Captain chosen, sworn in as Greensburg’s new police chief
The search for Greensburg’s next police chief ended Monday as Mayor Robert Bell swore in Chad Zucco, an 18-year veteran of the force who has spent the last three years as captain.
Council approved Zucco’s promotion Monday.
Zucco, 43, replaces Walter J. “Wally” Lyons, who unexpectedly retired in January.
“I’m excited,” Zucco said. “I see it as a good opportunity to bring everyone together and move forward. I think we have a great department. We have an overwhelming amount of expertise here.”
The department’s veterans are supplemented by the many young officers who have joined the force in the past three years. The department has struggled to keep up with a wave of experienced personnel retiring or resigning. It’s lost 10 officers in the last three years.
Zucco said the recent crop of new hires is integrating well, and while there may be a few more retirements on the horizon, he believes the worst of it is over.
“I don’t see any mass exodus here,” he said.
His immediate priorities as chief will be a continued crackdown on drugs and expanding the department’s educational initiatives in the city’s schools, he said.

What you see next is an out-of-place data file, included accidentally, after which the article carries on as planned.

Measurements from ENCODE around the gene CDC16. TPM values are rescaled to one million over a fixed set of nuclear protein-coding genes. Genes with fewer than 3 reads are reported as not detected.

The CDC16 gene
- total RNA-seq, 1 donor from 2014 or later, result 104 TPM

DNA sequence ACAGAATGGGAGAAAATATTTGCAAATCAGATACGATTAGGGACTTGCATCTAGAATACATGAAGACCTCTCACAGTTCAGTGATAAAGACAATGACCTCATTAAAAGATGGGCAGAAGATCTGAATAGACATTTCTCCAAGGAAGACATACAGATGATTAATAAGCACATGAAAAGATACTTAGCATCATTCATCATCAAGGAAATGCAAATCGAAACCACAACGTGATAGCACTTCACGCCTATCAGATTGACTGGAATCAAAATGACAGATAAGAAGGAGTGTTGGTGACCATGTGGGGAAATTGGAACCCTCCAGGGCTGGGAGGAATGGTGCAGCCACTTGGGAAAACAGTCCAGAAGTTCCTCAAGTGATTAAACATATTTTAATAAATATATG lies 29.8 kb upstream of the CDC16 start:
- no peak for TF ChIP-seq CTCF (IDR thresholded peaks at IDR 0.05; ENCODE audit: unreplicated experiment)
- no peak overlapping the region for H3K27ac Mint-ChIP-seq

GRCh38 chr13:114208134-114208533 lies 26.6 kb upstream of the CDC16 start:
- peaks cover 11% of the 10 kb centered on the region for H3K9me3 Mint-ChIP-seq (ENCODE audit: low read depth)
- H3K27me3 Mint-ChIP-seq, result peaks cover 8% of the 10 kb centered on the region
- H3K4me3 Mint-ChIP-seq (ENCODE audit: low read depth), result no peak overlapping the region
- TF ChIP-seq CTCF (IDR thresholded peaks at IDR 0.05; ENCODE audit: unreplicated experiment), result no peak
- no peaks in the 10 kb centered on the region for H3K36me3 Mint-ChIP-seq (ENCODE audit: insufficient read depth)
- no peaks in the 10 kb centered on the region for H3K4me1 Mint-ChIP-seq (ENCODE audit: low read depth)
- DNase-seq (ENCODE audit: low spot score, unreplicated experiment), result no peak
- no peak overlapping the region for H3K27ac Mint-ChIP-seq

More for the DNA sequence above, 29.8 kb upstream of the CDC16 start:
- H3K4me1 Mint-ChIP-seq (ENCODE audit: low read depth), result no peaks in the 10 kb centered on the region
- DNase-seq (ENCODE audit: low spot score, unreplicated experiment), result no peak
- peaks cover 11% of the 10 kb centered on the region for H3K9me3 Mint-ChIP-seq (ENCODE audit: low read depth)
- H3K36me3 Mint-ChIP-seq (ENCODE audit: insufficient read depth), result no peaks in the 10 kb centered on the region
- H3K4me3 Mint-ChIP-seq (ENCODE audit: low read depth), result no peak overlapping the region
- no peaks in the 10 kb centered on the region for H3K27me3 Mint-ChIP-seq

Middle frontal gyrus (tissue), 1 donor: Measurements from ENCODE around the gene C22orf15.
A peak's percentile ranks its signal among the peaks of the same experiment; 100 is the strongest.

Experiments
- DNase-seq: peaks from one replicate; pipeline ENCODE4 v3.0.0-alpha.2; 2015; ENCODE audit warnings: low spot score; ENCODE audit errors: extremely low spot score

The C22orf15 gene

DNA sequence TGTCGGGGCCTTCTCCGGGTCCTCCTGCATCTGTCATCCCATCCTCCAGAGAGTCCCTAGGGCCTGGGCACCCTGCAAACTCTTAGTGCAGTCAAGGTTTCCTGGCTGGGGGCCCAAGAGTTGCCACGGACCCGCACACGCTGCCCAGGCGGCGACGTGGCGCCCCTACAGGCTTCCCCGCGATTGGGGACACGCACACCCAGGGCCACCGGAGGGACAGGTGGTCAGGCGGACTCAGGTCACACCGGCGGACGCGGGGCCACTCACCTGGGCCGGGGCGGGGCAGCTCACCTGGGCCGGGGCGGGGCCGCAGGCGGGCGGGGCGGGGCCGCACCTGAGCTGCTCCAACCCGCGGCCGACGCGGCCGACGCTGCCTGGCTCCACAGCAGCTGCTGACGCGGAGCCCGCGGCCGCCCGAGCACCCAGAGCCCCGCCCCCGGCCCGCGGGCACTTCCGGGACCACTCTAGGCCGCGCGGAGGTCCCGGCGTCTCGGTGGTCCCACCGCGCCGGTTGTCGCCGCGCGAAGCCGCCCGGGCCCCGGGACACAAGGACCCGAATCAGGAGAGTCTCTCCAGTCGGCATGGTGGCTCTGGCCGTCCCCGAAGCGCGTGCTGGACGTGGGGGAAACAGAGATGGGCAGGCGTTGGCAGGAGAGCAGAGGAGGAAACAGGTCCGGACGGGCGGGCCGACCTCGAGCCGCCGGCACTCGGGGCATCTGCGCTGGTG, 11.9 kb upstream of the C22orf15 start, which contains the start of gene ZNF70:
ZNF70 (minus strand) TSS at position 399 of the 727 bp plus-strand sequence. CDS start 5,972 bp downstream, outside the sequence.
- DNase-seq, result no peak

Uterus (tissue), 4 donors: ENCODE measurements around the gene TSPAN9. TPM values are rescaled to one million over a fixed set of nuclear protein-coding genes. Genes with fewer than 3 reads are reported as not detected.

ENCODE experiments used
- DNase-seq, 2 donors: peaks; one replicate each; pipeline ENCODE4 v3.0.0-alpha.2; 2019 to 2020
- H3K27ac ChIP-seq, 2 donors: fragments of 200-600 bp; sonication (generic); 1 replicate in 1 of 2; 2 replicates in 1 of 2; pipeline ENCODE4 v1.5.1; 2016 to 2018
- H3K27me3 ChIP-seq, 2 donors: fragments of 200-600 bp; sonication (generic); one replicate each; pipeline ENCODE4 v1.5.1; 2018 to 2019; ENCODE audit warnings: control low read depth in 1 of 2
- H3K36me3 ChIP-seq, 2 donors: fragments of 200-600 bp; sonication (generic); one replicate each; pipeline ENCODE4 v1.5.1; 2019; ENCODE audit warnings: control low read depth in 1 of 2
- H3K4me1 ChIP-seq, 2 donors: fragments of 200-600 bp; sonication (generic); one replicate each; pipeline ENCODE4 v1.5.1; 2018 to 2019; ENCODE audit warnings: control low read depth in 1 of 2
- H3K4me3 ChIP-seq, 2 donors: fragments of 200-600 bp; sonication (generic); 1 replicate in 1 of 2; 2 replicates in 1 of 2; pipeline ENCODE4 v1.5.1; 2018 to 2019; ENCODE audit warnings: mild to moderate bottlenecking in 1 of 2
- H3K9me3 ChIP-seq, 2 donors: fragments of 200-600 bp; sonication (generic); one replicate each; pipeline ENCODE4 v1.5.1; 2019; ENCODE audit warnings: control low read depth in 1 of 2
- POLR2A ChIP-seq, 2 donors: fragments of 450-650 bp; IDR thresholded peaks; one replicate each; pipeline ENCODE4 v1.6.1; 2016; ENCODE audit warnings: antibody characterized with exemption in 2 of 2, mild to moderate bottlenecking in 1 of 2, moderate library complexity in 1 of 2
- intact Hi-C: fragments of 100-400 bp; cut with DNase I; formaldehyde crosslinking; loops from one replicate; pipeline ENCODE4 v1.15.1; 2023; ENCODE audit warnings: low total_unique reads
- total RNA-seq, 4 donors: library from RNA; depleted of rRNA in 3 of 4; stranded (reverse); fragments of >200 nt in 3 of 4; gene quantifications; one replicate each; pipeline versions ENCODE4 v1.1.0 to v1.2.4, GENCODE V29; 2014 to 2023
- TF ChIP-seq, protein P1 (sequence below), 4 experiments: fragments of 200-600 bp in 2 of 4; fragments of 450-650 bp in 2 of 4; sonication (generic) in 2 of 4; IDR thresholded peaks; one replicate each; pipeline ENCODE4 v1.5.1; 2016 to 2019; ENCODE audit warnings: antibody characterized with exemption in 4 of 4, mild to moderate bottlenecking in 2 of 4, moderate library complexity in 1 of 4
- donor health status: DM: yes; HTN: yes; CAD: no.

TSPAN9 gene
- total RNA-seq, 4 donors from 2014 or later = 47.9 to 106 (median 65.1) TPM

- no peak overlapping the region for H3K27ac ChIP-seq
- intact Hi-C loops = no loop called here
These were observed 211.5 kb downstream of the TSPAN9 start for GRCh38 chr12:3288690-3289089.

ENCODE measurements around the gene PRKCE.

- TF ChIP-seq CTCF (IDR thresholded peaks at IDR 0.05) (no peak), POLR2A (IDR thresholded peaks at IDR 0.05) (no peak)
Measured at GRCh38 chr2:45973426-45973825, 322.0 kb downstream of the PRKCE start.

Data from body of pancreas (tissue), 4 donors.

“I think he’s going to do a fabulous job,” city Administrator Sue Trout said, adding that Zucco’s “experience and his leadership quality” made him the right man for the position.
Bell said the choice between Zucco and Lt. Robert D. Stafford, a 28-year veteran of the police force and the only other candidate for the job, was a difficult one.
“It was a really, really hard decision. Both of them had the qualifications, both of them interviewed really well,” he said.
Zucco’s rank gave him experience with administrative tasks Stafford lacked, which helped tip the scale in his favor, Bell said.
Stafford, 52, said he plans to apply for the position of captain to replace Zucco.
The search for a captain will begin right away. The city will likely promote an officer from within the department next month, Trout said.
Bell said he’s talked with Zucco about the need for a strong anti-drug presence.
“I think Chad has a good plan moving forward,” he said. “We just need to take back the neighborhoods. We can’t have drugs and guns and things like that taking over our neighborhoods.”
Police departments nationwide have faced heightened scrutiny and criticism recently, Zucco said. Although Greensburg’s force has kept in the community’s good graces, he said he is keenly aware of the shifting national perception of police, and will work to keep his department above reproach.
“It’s a rough time for police right now, so I think that will be our biggest challenge, keeping our relationship with the community and doing the right thing,” he said.
Jacob Tierney is a Tribune-Review staff writer. Reach him at 724-836-6646 or email@example.com.